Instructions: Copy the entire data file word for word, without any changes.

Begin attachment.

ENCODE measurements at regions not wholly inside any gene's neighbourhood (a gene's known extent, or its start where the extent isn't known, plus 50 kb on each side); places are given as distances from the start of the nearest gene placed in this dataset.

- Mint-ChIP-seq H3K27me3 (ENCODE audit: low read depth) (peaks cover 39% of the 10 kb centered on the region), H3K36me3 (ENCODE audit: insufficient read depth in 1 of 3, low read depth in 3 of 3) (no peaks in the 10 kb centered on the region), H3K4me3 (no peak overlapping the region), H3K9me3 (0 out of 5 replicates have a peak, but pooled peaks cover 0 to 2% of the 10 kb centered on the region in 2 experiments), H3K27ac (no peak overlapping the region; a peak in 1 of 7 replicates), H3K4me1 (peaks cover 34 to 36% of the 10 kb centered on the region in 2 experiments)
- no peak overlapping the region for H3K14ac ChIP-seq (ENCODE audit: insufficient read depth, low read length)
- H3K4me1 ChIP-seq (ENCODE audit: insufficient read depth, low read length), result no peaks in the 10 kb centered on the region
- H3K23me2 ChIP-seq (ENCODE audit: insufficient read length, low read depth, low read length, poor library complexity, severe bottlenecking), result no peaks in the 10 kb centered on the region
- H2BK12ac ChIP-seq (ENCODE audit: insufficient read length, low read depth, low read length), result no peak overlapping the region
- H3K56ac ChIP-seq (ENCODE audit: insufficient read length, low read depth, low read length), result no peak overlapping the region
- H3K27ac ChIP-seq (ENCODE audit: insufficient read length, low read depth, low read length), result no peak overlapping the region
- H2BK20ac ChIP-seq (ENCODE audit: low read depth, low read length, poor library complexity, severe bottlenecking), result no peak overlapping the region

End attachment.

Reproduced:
ENCODE measurements at regions not wholly inside any gene's neighbourhood (a gene's known extent, or its start where the extent isn't known, plus 50 kb on each side); places are given as distances from the start of the nearest gene placed in this dataset.

- Mint-ChIP-seq H3K27me3 (ENCODE audit: low read depth) (peaks cover 39% of the 10 kb centered on the region), H3K36me3 (ENCODE audit: insufficient read depth in 1 of 3, low read depth in 3 of 3) (no peaks in the 10 kb centered on the region), H3K4me3 (no peak overlapping the region), H3K9me3 (0 out of 5 replicates have a peak, but pooled peaks cover 0 to 2% of the 10 kb centered on the region in 2 experiments), H3K27ac (no peak overlapping the region; a peak in 1 of 7 replicates), H3K4me1 (peaks cover 34 to 36% of the 10 kb centered on the region in 2 experiments)
- no peak overlapping the region for H3K14ac ChIP-seq (ENCODE audit: insufficient read depth, low read length)
- H3K4me1 ChIP-seq (ENCODE audit: insufficient read depth, low read length), result no peaks in the 10 kb centered on the region
- H3K23me2 ChIP-seq (ENCODE audit: insufficient read length, low read depth, low read length, poor library complexity, severe bottlenecking), result no peaks in the 10 kb centered on the region
- H2BK12ac ChIP-seq (ENCODE audit: insufficient read length, low read depth, low read length), result no peak overlapping the region
- H3K56ac ChIP-seq (ENCODE audit: insufficient read length, low read depth, low read length), result no peak overlapping the region
- H3K27ac ChIP-seq (ENCODE audit: insufficient read length, low read depth, low read length), result no peak overlapping the region
- H2BK20ac ChIP-seq (ENCODE audit: low read depth, low read length, poor library complexity, severe bottlenecking), result no peak overlapping the region